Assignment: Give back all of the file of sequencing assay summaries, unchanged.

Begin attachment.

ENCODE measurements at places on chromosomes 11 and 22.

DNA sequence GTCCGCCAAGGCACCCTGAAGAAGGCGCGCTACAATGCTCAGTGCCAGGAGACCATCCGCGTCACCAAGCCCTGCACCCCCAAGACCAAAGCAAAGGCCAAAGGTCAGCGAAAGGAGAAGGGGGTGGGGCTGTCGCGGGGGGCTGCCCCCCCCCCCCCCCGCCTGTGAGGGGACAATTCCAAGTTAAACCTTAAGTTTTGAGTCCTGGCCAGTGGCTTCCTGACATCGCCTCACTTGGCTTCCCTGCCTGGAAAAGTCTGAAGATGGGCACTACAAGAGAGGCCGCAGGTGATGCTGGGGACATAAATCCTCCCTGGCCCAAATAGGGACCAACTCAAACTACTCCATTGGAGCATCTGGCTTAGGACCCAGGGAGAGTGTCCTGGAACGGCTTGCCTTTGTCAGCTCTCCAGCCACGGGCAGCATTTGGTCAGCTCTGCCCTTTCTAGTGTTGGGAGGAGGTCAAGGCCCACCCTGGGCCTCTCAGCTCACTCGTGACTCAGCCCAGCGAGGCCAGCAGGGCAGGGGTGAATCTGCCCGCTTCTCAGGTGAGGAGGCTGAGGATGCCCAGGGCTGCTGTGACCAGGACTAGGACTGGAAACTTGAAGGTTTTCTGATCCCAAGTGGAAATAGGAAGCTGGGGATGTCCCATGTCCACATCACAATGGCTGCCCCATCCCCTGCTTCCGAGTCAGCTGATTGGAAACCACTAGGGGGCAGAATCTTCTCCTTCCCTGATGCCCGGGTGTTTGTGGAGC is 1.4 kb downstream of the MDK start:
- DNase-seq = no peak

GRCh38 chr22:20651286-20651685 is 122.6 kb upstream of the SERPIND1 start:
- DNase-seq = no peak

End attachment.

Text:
ENCODE measurements at places on chromosomes 11 and 22.

DNA sequence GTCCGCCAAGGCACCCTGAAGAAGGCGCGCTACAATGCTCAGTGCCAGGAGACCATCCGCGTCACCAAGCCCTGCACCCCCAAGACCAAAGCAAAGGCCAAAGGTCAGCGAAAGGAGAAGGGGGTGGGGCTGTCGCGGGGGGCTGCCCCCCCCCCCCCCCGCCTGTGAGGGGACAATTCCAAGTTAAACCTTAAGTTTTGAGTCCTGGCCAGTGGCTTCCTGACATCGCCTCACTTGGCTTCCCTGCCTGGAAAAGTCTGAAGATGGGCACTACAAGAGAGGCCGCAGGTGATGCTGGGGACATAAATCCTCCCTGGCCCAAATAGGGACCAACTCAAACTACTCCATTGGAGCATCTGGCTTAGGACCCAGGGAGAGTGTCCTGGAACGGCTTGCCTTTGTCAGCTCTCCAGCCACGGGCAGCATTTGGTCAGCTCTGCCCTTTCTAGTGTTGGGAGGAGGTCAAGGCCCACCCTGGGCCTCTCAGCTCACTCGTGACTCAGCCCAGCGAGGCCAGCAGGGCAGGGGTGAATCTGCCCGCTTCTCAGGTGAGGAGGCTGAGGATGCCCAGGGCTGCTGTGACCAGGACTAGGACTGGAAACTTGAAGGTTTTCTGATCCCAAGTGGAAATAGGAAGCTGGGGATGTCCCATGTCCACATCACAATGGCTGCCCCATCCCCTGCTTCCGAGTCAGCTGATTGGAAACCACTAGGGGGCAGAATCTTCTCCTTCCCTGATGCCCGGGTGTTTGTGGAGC is 1.4 kb downstream of the MDK start:
- DNase-seq = no peak

GRCh38 chr22:20651286-20651685 is 122.6 kb upstream of the SERPIND1 start:
- DNase-seq = no peak